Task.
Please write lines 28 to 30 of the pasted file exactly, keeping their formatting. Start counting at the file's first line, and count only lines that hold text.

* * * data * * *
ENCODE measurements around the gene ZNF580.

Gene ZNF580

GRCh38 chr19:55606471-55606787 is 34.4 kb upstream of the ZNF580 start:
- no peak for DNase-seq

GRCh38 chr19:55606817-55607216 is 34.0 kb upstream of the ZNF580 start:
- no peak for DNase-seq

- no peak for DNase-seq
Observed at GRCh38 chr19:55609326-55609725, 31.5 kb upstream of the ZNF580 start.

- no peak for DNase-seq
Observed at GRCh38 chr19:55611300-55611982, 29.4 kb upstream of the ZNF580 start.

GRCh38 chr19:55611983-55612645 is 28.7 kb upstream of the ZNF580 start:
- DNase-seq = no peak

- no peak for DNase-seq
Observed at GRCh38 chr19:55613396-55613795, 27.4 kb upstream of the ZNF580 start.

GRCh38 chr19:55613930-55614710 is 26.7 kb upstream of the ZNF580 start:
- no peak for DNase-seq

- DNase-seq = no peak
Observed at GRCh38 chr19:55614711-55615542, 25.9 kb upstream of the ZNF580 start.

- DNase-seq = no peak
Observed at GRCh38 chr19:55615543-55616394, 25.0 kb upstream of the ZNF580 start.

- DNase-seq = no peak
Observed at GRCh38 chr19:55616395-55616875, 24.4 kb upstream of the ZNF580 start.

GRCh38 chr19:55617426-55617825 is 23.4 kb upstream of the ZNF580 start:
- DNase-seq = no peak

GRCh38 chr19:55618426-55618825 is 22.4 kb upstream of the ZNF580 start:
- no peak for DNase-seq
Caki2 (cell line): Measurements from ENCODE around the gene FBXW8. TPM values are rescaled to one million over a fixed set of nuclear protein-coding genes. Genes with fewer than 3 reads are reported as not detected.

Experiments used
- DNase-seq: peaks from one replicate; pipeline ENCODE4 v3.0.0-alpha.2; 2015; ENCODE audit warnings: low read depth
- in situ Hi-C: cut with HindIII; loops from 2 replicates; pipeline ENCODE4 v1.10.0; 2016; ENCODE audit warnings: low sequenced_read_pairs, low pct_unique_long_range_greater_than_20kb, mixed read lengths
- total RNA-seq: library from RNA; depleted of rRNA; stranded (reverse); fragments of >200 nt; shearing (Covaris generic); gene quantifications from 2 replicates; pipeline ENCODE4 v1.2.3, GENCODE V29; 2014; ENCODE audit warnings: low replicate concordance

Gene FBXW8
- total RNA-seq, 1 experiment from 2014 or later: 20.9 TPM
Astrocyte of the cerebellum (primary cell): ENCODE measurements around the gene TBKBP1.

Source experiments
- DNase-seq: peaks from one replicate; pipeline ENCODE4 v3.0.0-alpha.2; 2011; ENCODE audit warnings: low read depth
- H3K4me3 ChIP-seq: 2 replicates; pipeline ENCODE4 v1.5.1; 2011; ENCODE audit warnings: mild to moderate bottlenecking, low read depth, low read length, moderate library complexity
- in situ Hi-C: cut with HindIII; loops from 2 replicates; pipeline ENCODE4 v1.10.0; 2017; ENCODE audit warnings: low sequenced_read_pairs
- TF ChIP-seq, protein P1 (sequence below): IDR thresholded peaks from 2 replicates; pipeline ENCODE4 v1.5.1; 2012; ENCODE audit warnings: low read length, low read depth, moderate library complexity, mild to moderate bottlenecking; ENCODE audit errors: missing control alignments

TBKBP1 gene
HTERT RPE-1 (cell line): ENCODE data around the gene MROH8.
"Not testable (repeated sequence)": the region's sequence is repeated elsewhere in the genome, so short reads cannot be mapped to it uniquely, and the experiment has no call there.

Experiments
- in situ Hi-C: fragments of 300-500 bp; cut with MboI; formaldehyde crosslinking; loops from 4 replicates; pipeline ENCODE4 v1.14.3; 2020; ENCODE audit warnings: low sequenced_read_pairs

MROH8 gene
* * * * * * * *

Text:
Experiments used
- DNase-seq: peaks from one replicate; pipeline ENCODE4 v3.0.0-alpha.2; 2015; ENCODE audit warnings: low read depth
- in situ Hi-C: cut with HindIII; loops from 2 replicates; pipeline ENCODE4 v1.10.0; 2016; ENCODE audit warnings: low sequenced_read_pairs, low pct_unique_long_range_greater_than_20kb, mixed read lengths